This bike was built to ride the twisties. The ESA and Hossack suspension make for an awesome combination. The bike takes the corners like it was on rails. Mountain roads with sharp corners and steep transitions are what this motorcycle craves. The rear tire is scuffed from edge to edge, and I have yet to touch down the footpegs. Through the tightest of turns and the fastest of sweepers, you feel like you are part of the bike, not just a rider of the bike. Decreasing radius turns were not a problem. Provide more input into the turn, and the bike responds crisply and immediately. The bike transitions effortlessly in any series of s-turns. In fact, effortless is the word that best describes how this bike rides. You give it input in terms of steering or throttle, and it just does it. The bike almost feels like it is anticipating your every move.

This bike really shined on the road between Red River and Questa. 13 miles of perfectly cambered sweepers. Leading out the group on Friday, I was able to go almost the entire 13 miles uninterrupted by other vehicles. I've ridden that same stretch of road on the LT, and it's easy to get in over your head. No such feeling on the new GT. Same goes for NM 502 between the Espanola cutoff and the Y-split to White Rock. There are a series of uphill s-curves. The new GT takes these corners with such ease that it just begs you to test your limits. The Metzeler Z6 tires are so sticky, even the tar snakes couldn't deter the agressive lean angles in these turns.

NM 4 from White Rock to Jemez Springs allowed the GT to show its truest colors. Power delivery was perfect for passing those series of slower vehicles and climbing those steep uphill switchbacks. NM 4 provides everything from winding sharp corners to well cambered sweepers. Coming across the "top of 4" and into the Valle Grande, I announced on the radio to the rest of the group, "welcome to the Valle Grande International Speedway". You come out of a set of s-turns into a 3 mile gentle left curve. Let's just say that an undisclosed speed was attained, but it wasn't until I checked the GPS later that I found out what it really was. It sure didn't feel that fast at all -- it was rock solid at all speeds. No vibrations, no wobbles, no instability, nothing that inspired anything but confidence. I could go on with stories of NM 518, 94, 434, 120, and 442. 986 miles of mountain, canyon, and river roads provided nothing but riding bliss.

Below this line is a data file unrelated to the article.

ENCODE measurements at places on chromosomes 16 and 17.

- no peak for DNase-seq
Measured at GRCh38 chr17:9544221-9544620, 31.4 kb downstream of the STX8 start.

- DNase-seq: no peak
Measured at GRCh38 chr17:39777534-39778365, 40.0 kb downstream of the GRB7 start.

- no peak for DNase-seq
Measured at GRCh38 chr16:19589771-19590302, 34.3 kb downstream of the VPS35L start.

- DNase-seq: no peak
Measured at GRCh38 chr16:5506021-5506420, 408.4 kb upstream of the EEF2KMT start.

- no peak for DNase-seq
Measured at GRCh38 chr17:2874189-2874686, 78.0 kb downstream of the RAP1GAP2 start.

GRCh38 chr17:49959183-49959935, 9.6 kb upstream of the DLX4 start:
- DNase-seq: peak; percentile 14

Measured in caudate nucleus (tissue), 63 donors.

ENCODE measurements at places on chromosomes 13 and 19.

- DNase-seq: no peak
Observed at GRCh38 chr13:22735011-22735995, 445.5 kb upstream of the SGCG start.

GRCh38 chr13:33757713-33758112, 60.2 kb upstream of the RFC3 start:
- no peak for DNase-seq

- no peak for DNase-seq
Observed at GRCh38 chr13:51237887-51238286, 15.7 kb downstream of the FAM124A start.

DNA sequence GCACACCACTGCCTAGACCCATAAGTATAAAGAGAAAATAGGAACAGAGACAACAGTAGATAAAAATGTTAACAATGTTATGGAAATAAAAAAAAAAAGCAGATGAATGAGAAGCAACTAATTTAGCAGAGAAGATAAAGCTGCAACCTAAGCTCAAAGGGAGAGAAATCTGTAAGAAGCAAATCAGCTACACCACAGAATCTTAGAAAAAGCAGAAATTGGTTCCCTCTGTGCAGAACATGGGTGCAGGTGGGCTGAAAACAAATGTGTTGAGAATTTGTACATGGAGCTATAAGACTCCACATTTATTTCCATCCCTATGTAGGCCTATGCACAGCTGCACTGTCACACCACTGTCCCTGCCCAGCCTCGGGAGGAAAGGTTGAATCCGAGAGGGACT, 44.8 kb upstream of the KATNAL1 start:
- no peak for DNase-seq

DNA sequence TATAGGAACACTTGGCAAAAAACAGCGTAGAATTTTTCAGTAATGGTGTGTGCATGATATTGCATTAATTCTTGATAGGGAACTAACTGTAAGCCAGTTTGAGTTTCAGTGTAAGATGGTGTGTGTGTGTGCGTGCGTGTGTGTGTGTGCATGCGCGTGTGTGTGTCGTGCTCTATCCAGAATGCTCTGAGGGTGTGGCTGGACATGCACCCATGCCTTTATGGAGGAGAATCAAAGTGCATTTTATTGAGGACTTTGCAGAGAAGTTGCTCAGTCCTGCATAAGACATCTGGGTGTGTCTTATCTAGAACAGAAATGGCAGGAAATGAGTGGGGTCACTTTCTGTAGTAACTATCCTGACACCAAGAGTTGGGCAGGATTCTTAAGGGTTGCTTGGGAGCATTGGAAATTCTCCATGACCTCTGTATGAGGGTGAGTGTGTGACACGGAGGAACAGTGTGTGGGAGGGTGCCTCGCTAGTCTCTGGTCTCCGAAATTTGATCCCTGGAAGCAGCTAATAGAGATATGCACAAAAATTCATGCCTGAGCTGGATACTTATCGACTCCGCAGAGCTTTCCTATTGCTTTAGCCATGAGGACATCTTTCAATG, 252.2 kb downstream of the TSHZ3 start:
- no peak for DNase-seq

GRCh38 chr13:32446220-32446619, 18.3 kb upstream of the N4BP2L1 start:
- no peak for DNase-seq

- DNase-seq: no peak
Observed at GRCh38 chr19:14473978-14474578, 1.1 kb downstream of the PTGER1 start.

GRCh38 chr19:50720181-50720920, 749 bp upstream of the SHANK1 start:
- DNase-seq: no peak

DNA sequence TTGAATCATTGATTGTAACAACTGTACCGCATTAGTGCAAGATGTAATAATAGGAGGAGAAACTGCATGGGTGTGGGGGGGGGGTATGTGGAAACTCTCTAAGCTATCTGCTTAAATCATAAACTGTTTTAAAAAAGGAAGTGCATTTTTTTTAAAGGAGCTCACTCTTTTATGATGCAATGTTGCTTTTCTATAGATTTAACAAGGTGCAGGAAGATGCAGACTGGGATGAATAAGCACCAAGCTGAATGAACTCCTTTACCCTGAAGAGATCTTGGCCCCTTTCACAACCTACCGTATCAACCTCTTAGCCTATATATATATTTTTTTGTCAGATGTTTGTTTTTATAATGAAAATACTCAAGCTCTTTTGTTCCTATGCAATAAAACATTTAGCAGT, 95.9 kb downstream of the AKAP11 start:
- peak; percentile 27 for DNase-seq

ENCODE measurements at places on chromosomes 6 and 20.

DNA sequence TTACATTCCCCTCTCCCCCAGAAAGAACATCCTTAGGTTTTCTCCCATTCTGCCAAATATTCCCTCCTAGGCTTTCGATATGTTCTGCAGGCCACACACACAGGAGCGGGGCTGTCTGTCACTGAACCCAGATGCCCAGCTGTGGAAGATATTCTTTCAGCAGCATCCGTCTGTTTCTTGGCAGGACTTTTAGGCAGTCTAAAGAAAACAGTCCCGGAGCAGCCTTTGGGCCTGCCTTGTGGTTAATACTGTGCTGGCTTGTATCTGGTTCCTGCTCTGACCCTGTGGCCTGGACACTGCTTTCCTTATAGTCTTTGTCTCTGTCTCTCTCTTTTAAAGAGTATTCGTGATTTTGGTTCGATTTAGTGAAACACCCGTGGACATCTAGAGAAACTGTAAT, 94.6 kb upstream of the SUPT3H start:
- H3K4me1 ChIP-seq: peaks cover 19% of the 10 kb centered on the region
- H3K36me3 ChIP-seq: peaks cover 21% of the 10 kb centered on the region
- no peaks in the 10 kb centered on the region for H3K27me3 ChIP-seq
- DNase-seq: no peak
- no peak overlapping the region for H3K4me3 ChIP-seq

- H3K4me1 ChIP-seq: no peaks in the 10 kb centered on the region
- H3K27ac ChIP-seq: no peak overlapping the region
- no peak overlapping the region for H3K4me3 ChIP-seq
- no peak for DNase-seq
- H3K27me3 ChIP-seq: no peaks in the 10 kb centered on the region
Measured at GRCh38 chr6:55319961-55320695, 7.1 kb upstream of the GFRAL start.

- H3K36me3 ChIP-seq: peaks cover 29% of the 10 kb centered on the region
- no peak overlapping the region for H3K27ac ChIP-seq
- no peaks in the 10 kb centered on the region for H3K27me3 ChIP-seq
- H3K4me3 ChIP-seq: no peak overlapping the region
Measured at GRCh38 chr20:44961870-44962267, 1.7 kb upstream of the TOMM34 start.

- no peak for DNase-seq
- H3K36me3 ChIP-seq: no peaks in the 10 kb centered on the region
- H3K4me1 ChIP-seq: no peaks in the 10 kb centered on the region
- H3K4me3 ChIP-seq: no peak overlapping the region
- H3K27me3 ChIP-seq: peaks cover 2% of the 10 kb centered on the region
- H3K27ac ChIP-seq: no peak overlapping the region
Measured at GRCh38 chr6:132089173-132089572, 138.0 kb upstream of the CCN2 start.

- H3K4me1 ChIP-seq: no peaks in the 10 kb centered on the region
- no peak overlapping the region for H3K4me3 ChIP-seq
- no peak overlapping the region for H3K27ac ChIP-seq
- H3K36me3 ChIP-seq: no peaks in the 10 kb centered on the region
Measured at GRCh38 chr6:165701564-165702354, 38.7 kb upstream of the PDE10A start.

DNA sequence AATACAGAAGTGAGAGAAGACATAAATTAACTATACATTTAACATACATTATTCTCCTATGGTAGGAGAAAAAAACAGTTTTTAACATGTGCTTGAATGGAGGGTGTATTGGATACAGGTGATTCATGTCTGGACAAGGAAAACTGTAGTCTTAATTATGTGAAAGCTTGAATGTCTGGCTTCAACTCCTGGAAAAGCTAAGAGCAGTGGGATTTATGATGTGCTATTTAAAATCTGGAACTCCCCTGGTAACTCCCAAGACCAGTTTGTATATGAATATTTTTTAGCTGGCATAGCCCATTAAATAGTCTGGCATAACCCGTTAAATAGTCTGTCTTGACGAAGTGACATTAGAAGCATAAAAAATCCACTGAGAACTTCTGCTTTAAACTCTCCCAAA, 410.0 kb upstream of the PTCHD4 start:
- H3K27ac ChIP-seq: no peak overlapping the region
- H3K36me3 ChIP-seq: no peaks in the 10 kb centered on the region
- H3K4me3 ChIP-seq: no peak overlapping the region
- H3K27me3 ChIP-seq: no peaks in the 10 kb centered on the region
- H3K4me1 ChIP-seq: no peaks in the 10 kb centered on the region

I tried various pre-load settings on the ESA. One up, One up with luggage, Two up. The pre-load must be set while standing still. Once in motion, you can shift between comfort, normal, and sport on the fly. You'll know when you forget to change from comfort to sport in the twisties, or sport to comfort on that rough stretch of road. Very nice feature. I found that at my weight, the one-up with luggage seemed to work out very well. The one-up only setting seemed to feel kinda mushy. The two-up setting felt a little stiff. And sounding like goldilocks, the one-up with luggage setting was just right.

Other things I noticed:

Windshield - only in the lower to middle positions was the airflow bearable. In these settings, it sent the air right down at my neck, but anything higher caused buffeting that was too annoying to tolerate. An aftermarket shield will fix that.

Heated Grips and Seat - when we hit the 28 degree mark yesterday morning, the heated grips and seat were a godsend. They heat up very quickly and in the high setting were almost too hot. The low setting made it very comfortable once the temps were above 35.

Tankbag - BMW finally makes a functional and useful tankbag. Even though the sealing mechanism for the map pocket is a little weird, it is very functional. Basically, you roll up the end to the velcro and seal it down. I am sure it is quite waterproof. Also, BMW has made the interior of the tankbag water resistant. It's hard to explain, but it's like they placed the waterproof liner inside the tankbag instead of the Chicane method of sewing in an integrated raincover.

Luggage - the system cases are right off the R1200RT. The new system is so much better than before. Taking the luggage off and on the bike is a breeze. No mistaking the fit and risk melting your luggage. The indicator for open/closed is idiotproof (and trust me, I've messed up my share of older system cases).

Seat Adjustment - the seat adjustment is quite easy. No guessing if you have the slot aligned (like the old RS/GT). You can move from high to low in a matter of seconds. Release the pillion seat, move off the driver seat, slide the bar to the high or low position, and reinstall the driver and pillion seat. I rode out to NM in the high position, and returned in the low position. I am 6'3" and found the seat much more comfortable in the low position. I don't get it either, but it worked out that way.